You’re also saying, “I know I have to pay taxes, but I have no problem with you cheating.” And that is illegal.

In talking to restaurateurs about the Lynn’s debacle, every one of them said they have servers who aren’t reporting all their income this way.

“I have no choice but to report my sales, but my servers can skip reporting their tips? How’s that fair?” one said. “I pay taxes in abundance, so I don’t have much patience for servers who won’t set aside a little money over the course of the year so they can pay taxes at the end.

“Too many of them get into this business for the cash and then they live hand-to-mouth. It’s absurd.”

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Steve Coomes
Steve Coomes is a restaurant veteran turned award-winning food, spirits and travel writer. In his 24-year career, he has edited and written for multiple national trade and consumer publications including Nation's Restaurant News and Southern Living. He is a feature writer for Louisville magazine, Edible Louisville & The Bluegrass and Food & Dining Magazine. The author of two books, "Country Ham: A Southern Tradition of Hogs, Salt & Smoke," and the "Home Distiller's Guide to Spirits," he also serves as a ghostwriter for multiple clients.

371 thoughts on “Steve Coomes: Server's smear campaign over Lynn’s Paradise Café’s ‘bank gate’ is ridiculous

  1. What about yet another restaurateur’s reference to the “specter” of the possibility of rising health care costs for minimum wage employees?

  2. What about yet another restaurateur’s reference to the “specter” of the possibility of rising health care costs for minimum wage employees?

  3. I think a $20,000-a-year employee – especially with a dependent – may have frequent difficulty stashing $100 cash. I also think CARRYING it poses a real threat of the employee becoming a victim of robbery or assault.

  4. I think a $20,000-a-year employee – especially with a dependent – may have frequent difficulty stashing $100 cash. I also think CARRYING it poses a real threat of the employee becoming a victim of robbery or assault.

  5. Not an expert on this, but I think that it is illegal – if the party they are sharing with actually makes minimum wage – as busboys do. I’d suggest calling the Kentucky Labor Cabinet.

  6. Not an expert on this, but I think that it is illegal – if the party they are sharing with actually makes minimum wage – as busboys do. I’d suggest calling the Kentucky Labor Cabinet.

  7. I’d suggest reading the law and then checking restaurants on a case by case basis. If busboys make the $7.25 per hour on the clock, it’s unlikely they’re being tipped.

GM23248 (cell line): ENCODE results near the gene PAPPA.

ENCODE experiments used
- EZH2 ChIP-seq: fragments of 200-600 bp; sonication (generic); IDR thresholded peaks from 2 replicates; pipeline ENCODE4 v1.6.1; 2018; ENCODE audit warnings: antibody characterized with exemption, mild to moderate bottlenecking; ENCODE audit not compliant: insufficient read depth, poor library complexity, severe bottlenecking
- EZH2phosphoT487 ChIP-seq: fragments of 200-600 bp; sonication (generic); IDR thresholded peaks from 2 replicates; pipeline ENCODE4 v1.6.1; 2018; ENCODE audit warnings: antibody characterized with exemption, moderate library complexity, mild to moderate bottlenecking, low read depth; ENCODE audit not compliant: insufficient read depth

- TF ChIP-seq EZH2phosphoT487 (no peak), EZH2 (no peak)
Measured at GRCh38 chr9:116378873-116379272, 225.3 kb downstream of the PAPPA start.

8. I’d suggest reading the law and then checking restaurants on a case by case basis. If busboys make the $7.25 per hour on the clock, it’s unlikely they’re being tipped.

  9. What Lynn’s referring to is the fact that servers typically get nothing on their paychecks since their tips make up their income (servers often get negative checks if they’re really good). So how do you pay for mandatory insurance via employee withholdings if there’s nothing the restaurateur can withhold? That puts the restaurateur in the role of bill collector to retrieve the insurance money every night that they cash out. That’s a pain. The way her remarks are written doesn’t really clarify what she’s saying. (And believe me, I’m no apologist for Lynn Winter, I’m explaining what dozens of operators have told me.) Many restaurateurs have said this in the press, but the press has done a poor job of explaining it, mostly because it doesn’t understand the issue.

  10. What Lynn’s referring to is the fact that servers typically get nothing on their paychecks since their tips make up their income (servers often get negative checks if they’re really good). So how do you pay for mandatory insurance via employee withholdings if there’s nothing the restaurateur can withhold? That puts the restaurateur in the role of bill collector to retrieve the insurance money every night that they cash out. That’s a pain. The way her remarks are written doesn’t really clarify what she’s saying. (And believe me, I’m no apologist for Lynn Winter, I’m explaining what dozens of operators have told me.) Many restaurateurs have said this in the press, but the press has done a poor job of explaining it, mostly because it doesn’t understand the issue.

  11. Longer than that, Curtis. I agree in principle that $2.13 is low, but tips have gone up as a percentage of higher ticket averages, so servers are still well above minimum wage when added to $2.13. Where they’re not, the operator has some ‘splainin’ to do and some monetary adjustments to make. Pretty cut and dried stuff that has to be adjusted at least quarterly, I’d think, if not immediately.

  12. Longer than that, Curtis. I agree in principle that $2.13 is low, but tips have gone up as a percentage of higher ticket averages, so servers are still well above minimum wage when added to $2.13. Where they’re not, the operator has some ‘splainin’ to do and some monetary adjustments to make. Pretty cut and dried stuff that has to be adjusted at least quarterly, I’d think, if not immediately.

  13. I look forward to the day when restaurant workers are unionized so they’ll have advocacy as strong as that which you provide to restaurateurs.

  14. I’d like to know how a tip pool is “voluntary” if a person can get fired for not participating.